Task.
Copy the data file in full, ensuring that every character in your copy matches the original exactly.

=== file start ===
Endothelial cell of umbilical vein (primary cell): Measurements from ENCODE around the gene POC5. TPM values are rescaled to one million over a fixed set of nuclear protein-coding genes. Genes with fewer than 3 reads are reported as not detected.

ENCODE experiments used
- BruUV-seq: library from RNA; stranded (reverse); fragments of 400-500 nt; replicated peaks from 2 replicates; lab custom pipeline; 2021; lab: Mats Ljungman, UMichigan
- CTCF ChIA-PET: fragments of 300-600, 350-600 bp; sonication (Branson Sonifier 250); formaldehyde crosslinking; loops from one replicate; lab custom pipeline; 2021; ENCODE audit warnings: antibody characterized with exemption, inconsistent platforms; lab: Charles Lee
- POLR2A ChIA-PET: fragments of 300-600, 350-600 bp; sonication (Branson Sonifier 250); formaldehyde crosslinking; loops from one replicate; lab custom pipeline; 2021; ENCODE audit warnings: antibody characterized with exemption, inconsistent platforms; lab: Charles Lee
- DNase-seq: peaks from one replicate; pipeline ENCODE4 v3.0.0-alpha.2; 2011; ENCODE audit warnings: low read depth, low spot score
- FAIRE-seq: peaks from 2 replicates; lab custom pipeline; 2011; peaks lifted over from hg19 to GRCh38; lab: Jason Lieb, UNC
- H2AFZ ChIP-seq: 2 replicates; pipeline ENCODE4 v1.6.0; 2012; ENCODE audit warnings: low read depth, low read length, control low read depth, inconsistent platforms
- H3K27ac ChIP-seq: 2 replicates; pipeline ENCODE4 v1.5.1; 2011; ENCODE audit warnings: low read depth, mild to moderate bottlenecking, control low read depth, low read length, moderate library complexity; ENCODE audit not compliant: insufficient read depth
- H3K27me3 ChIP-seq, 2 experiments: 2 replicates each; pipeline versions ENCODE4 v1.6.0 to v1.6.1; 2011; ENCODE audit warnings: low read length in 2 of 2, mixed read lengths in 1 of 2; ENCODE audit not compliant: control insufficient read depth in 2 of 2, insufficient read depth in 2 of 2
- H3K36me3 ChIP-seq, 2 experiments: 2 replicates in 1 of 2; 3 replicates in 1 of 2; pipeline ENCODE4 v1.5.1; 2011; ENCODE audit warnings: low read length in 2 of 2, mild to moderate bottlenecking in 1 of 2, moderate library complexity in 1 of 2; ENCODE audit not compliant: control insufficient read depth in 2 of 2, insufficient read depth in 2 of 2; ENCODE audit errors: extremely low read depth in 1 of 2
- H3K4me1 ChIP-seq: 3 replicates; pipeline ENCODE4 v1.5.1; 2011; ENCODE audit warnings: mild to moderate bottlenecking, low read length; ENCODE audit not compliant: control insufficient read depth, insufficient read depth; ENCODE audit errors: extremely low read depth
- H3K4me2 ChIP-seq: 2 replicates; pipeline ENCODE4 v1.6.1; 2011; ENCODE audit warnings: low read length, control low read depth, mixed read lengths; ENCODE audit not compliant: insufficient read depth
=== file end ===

Endothelial cell of umbilical vein (primary cell): Measurements from ENCODE around the gene POC5. TPM values are rescaled to one million over a fixed set of nuclear protein-coding genes. Genes with fewer than 3 reads are reported as not detected.

ENCODE experiments used
- BruUV-seq: library from RNA; stranded (reverse); fragments of 400-500 nt; replicated peaks from 2 replicates; lab custom pipeline; 2021; lab: Mats Ljungman, UMichigan
- CTCF ChIA-PET: fragments of 300-600, 350-600 bp; sonication (Branson Sonifier 250); formaldehyde crosslinking; loops from one replicate; lab custom pipeline; 2021; ENCODE audit warnings: antibody characterized with exemption, inconsistent platforms; lab: Charles Lee
- POLR2A ChIA-PET: fragments of 300-600, 350-600 bp; sonication (Branson Sonifier 250); formaldehyde crosslinking; loops from one replicate; lab custom pipeline; 2021; ENCODE audit warnings: antibody characterized with exemption, inconsistent platforms; lab: Charles Lee
- DNase-seq: peaks from one replicate; pipeline ENCODE4 v3.0.0-alpha.2; 2011; ENCODE audit warnings: low read depth, low spot score
- FAIRE-seq: peaks from 2 replicates; lab custom pipeline; 2011; peaks lifted over from hg19 to GRCh38; lab: Jason Lieb, UNC
- H2AFZ ChIP-seq: 2 replicates; pipeline ENCODE4 v1.6.0; 2012; ENCODE audit warnings: low read depth, low read length, control low read depth, inconsistent platforms
- H3K27ac ChIP-seq: 2 replicates; pipeline ENCODE4 v1.5.1; 2011; ENCODE audit warnings: low read depth, mild to moderate bottlenecking, control low read depth, low read length, moderate library complexity; ENCODE audit not compliant: insufficient read depth
- H3K27me3 ChIP-seq, 2 experiments: 2 replicates each; pipeline versions ENCODE4 v1.6.0 to v1.6.1; 2011; ENCODE audit warnings: low read length in 2 of 2, mixed read lengths in 1 of 2; ENCODE audit not compliant: control insufficient read depth in 2 of 2, insufficient read depth in 2 of 2
- H3K36me3 ChIP-seq, 2 experiments: 2 replicates in 1 of 2; 3 replicates in 1 of 2; pipeline ENCODE4 v1.5.1; 2011; ENCODE audit warnings: low read length in 2 of 2, mild to moderate bottlenecking in 1 of 2, moderate library complexity in 1 of 2; ENCODE audit not compliant: control insufficient read depth in 2 of 2, insufficient read depth in 2 of 2; ENCODE audit errors: extremely low read depth in 1 of 2
- H3K4me1 ChIP-seq: 3 replicates; pipeline ENCODE4 v1.5.1; 2011; ENCODE audit warnings: mild to moderate bottlenecking, low read length; ENCODE audit not compliant: control insufficient read depth, insufficient read depth; ENCODE audit errors: extremely low read depth
- H3K4me2 ChIP-seq: 2 replicates; pipeline ENCODE4 v1.6.1; 2011; ENCODE audit warnings: low read length, control low read depth, mixed read lengths; ENCODE audit not compliant: insufficient read depth